It will come back up, eventually.
Big incumbents are cranking up the marketing volume on a gigabit services in urban areas with high revenue potential, but there’s very little, if any, gigabit-capable infrastructure actually deployed yet, except for Verizon’s FiOS systems. So pricing for some is still conceptual, and high, while others are already fighting it out on the ground.
Comcast is talking about charging $299 a month and a $1,000 installation fee for its 2 Gbps service. Verizon, on the other hand, is already in the game and offering 100 Mbps for an introductory price of $69 a month (with $150 installation charge). Google is playing around with its pricing too, saying it’ll offer 100 Mbps for $50 a month in Atlanta, when it gets its system built, in addition to its flagship package of $70 a month for a gigabit.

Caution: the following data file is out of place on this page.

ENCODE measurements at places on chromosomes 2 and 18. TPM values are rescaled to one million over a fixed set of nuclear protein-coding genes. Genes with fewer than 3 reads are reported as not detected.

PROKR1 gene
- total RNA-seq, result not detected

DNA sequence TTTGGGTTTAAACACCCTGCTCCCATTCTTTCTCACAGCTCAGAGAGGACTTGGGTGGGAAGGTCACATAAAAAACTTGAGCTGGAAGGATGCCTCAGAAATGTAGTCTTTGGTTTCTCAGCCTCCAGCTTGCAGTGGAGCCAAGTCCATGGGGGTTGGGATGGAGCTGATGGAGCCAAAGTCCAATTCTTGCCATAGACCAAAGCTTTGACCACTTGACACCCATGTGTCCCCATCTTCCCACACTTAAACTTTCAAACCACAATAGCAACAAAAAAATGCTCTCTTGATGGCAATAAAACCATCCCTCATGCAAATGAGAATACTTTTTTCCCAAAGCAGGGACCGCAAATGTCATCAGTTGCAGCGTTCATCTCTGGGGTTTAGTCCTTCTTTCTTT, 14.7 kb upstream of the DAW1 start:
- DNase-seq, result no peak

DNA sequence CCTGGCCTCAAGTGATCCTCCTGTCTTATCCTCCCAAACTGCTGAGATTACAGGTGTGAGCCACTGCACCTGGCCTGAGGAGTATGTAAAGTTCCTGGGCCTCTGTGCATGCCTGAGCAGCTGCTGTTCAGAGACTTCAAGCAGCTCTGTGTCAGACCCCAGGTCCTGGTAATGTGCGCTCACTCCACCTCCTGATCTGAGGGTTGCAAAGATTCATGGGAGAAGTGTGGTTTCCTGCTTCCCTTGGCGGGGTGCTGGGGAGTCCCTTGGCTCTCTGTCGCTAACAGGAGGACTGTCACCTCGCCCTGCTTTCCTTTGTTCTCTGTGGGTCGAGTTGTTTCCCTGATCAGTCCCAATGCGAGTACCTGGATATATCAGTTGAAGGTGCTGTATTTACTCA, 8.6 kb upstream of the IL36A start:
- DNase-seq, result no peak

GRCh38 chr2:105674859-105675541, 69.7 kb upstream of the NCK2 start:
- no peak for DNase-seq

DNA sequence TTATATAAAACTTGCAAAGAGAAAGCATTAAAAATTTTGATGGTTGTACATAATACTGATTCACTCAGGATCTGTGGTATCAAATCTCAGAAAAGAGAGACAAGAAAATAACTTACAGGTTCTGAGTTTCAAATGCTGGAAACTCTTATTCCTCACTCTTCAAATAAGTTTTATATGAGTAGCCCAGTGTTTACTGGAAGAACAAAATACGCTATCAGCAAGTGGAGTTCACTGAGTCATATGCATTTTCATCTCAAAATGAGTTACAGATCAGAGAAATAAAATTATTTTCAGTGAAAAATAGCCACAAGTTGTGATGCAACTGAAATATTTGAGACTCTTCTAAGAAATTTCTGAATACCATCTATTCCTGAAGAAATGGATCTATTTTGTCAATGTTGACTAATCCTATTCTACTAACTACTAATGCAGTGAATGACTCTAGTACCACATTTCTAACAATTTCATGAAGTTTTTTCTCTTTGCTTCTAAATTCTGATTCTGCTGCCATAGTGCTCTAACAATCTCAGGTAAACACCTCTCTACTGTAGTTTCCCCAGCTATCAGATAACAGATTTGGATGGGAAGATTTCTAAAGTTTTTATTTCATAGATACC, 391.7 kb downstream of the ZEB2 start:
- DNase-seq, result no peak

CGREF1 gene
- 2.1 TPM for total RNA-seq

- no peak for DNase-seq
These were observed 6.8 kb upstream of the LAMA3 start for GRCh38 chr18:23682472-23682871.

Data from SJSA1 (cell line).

Google’s pricing might be disruptive enough to permanently upset the otherwise inevitable and very comfortable duopoly price equilibrium that cable and telephone companies seek. Even if it isn’t widely available, it gets enough attention to set consumer expectations – it doesn’t take much to build the impression, for example, that charging more than $50 a month for 6 to 10 Mbps, as AT&T does, is a rip off. That can tip the balance enough to set the big incumbents on a scramble for eventual market share rather than short term profit maximisation.
That’s not a long term guarantee of competitive pricing. If Google’s footprint remains limited, market passions will eventually cool, allowing prices to creep back up and costly expansion plans to be trimmed. But where even a little bit of pressure stays on, expect more roll out announcements and eye grabbing offers for high speed broadband service.